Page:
Ronald, as we have seen, lived his long life as a Christian citizen of the new time; and his example has been followed with beneficent distinction by at least four generations of his posterity. But that may have been by the extraordinary grace of God, perhaps operating on the youngest son through a salutary terror occasioned by the sad fate of all his brothers. One of these, Coll, is happily not known to fame beyond this, that when quite a youth he was shot to death by a King's party, or soldier, in Dunkeld. Two others, Duncan and Robert (Robin Oig, 'Young Rob,' a mispronunciation by the Lennox and Menteith Lowlanders), as is still seen at full in the Justiciary Records of Scotland, were tried for an infamous crime, and Robert was hanged in the Grassmarket of Edinburgh. Not so sad inexpressibly, but yet very very sad, is the story of Seumas Mòr ('Big James.') he alone appears to have inherited the trenchant ability, as well as valour, of his father. At the battle of Preston pans, he and MacDonald of Keppoch were foremost on Charles Edward's side in the resistless and shattering rush of the Highlanders' army on the King's; and he continued to direct, and even threaten, his men after he was laid low on the field with five wounds, including two shots through the body. After the collapse of the rebellion, he appears to have been employed in some subtle (and 'shady') negotiations between State parties. But he is last found at Paris, among other broken-hearted followers of Prince Charles, writing a miserable begging letter to some who had neglected him,—avowedly in a state of utter destitution And there is no apparent reason to doubt that Seumas Mòr, the hero of Prestonpans, the son of Rob Roy, then and there, in a Parisian garret, died in extremity of want, if not literally of starvation!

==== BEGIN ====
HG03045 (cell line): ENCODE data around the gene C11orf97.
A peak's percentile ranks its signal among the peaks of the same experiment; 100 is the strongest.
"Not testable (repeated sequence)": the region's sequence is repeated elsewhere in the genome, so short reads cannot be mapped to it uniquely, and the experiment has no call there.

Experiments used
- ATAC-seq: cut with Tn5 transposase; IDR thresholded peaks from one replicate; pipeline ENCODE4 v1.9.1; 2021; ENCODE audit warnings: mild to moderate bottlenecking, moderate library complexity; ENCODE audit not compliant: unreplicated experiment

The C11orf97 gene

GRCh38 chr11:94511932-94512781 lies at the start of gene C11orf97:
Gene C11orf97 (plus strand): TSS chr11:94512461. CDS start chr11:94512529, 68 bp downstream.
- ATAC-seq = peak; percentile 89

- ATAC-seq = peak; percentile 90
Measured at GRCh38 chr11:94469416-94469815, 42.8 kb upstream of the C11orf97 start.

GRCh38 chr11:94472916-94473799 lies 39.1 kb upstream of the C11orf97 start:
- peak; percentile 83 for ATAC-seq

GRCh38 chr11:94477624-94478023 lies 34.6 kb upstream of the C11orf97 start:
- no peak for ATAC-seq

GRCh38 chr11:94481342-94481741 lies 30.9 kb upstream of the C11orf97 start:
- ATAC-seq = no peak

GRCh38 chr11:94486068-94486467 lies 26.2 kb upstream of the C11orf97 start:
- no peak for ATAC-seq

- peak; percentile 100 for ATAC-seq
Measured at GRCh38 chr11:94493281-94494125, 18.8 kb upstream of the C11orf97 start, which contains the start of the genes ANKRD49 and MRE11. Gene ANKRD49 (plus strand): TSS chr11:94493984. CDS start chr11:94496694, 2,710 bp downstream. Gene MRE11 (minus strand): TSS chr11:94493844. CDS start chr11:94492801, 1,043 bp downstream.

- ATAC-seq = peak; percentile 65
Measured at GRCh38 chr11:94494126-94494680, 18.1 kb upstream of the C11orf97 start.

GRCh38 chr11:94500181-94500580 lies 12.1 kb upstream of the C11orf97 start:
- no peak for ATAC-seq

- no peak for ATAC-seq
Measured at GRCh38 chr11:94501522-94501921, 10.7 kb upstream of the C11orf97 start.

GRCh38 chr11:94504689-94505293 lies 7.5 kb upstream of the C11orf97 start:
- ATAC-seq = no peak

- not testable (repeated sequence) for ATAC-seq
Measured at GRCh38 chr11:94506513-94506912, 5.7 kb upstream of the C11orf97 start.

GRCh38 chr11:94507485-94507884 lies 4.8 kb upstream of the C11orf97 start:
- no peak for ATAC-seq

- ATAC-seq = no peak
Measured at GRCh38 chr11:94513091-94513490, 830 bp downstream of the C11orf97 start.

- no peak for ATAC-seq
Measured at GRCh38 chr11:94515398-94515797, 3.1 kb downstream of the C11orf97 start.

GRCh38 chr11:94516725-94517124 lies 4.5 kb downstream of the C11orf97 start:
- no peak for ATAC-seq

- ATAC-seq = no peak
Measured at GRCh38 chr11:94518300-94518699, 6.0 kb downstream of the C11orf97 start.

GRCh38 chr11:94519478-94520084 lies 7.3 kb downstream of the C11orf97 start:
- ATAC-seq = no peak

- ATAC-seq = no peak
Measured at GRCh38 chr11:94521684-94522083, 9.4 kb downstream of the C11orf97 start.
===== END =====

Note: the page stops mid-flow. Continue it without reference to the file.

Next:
That woeful family history was really an evolution out of Rob Roy's own career. If his children reaped the whirlwind, he had sown the wind. The conventional Rob Roy, of Sir Walter Scott and others, may be parted from with a smile, and shake of the head—'a mad wag, my masters!'—in the spirit of Bailie Jarvie's memorable description of a sadly mixed character, 'he was ower guid to ban, and ower bad to bless, like Rob Roy.' But that implies a very great underestimate, not only of the awful calamities in which his example involved his children, but also and especially of his own masculine ability and natural worth. A man so clear and far-seeing cannot be excused from forecasting the natural consequences of his conduct. A man so resolute and strong, with somuch of good, both by nature and by habit, is deeply guilty, no matter what are the circumstances which warrant his detailed actions, if he persevere in a course whose native results to his children are so dismally tragic. Our interest in that celebrated person is partly caused by those circumstances. Sir Walter is fond of quoting the dictum of Mrs Montague, that the most interesting natural scenery is found where the mountains pass into the plains. He applies this to illustrate the peculiar interest, represented by his Waverley, of the transition stage in human manners and customs from two types so strongly contrasted as the ancient Highland and the modern Lowland or English. And that peculiar interest is deepened in Rob Roy's case by the peculiarities in his case,—of a high-born Highland gentleman, beggared and broken through treacherous injustice, driven beyond the pale of public law, and yet maintaining throughout a character of recognised distinction, in respect not only of sheer force but of amiability and worth. But to make him on this account a mere stage hero of romance, to be excused because his character and career have been romantic, is to degrade him. He is appreciated only when he is condemned severely. For no one failing to condemn him as deeply faulty, in relation to great fundamental duties of man to man can be in the right mental attitude towards him, of regarding him as a real man, of great and varied powers, rarely gifted with 'the kingly governing faculty.' When such a man leaves a heritage of inevitable woe to his children, no sentimental emotion heals our bitter grief, even, when poets sing his praises, and tradition loves his memory, after his contemporaries have laid him in a singularly honoured grave.